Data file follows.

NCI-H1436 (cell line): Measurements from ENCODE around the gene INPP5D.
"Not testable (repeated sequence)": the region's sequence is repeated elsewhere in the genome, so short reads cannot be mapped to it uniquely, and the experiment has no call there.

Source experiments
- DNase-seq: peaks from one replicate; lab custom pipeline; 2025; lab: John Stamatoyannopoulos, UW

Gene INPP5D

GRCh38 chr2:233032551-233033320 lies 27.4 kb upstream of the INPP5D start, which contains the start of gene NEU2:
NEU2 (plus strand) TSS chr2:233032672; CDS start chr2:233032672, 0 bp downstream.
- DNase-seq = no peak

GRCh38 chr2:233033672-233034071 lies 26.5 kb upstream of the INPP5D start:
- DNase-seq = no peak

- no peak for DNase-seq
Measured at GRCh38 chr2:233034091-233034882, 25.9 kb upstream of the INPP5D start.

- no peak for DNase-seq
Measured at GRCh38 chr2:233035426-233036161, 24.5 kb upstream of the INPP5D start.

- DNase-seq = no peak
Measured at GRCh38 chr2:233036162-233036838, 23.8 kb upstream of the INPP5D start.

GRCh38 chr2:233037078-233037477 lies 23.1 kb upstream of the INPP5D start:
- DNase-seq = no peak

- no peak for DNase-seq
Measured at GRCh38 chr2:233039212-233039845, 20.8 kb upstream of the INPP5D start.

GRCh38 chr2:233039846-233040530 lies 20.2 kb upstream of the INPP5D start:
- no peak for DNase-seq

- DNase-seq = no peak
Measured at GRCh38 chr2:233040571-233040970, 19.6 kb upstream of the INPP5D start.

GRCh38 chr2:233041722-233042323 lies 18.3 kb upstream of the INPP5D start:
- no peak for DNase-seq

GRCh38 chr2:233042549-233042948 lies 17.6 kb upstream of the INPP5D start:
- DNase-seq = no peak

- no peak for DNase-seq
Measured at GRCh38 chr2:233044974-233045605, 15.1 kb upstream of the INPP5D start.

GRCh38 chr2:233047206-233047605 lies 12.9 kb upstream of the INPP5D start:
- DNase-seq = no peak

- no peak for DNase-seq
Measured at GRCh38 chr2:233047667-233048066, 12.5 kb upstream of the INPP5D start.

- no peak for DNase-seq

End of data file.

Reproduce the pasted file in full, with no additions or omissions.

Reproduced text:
NCI-H1436 (cell line): Measurements from ENCODE around the gene INPP5D.
"Not testable (repeated sequence)": the region's sequence is repeated elsewhere in the genome, so short reads cannot be mapped to it uniquely, and the experiment has no call there.

Source experiments
- DNase-seq: peaks from one replicate; lab custom pipeline; 2025; lab: John Stamatoyannopoulos, UW

Gene INPP5D

GRCh38 chr2:233032551-233033320 lies 27.4 kb upstream of the INPP5D start, which contains the start of gene NEU2:
NEU2 (plus strand) TSS chr2:233032672; CDS start chr2:233032672, 0 bp downstream.
- DNase-seq = no peak

GRCh38 chr2:233033672-233034071 lies 26.5 kb upstream of the INPP5D start:
- DNase-seq = no peak

- no peak for DNase-seq
Measured at GRCh38 chr2:233034091-233034882, 25.9 kb upstream of the INPP5D start.

- no peak for DNase-seq
Measured at GRCh38 chr2:233035426-233036161, 24.5 kb upstream of the INPP5D start.

- DNase-seq = no peak
Measured at GRCh38 chr2:233036162-233036838, 23.8 kb upstream of the INPP5D start.

GRCh38 chr2:233037078-233037477 lies 23.1 kb upstream of the INPP5D start:
- DNase-seq = no peak

- no peak for DNase-seq
Measured at GRCh38 chr2:233039212-233039845, 20.8 kb upstream of the INPP5D start.

GRCh38 chr2:233039846-233040530 lies 20.2 kb upstream of the INPP5D start:
- no peak for DNase-seq

- DNase-seq = no peak
Measured at GRCh38 chr2:233040571-233040970, 19.6 kb upstream of the INPP5D start.

GRCh38 chr2:233041722-233042323 lies 18.3 kb upstream of the INPP5D start:
- no peak for DNase-seq

GRCh38 chr2:233042549-233042948 lies 17.6 kb upstream of the INPP5D start:
- DNase-seq = no peak

- no peak for DNase-seq
Measured at GRCh38 chr2:233044974-233045605, 15.1 kb upstream of the INPP5D start.

GRCh38 chr2:233047206-233047605 lies 12.9 kb upstream of the INPP5D start:
- DNase-seq = no peak

- no peak for DNase-seq
Measured at GRCh38 chr2:233047667-233048066, 12.5 kb upstream of the INPP5D start.

- no peak for DNase-seq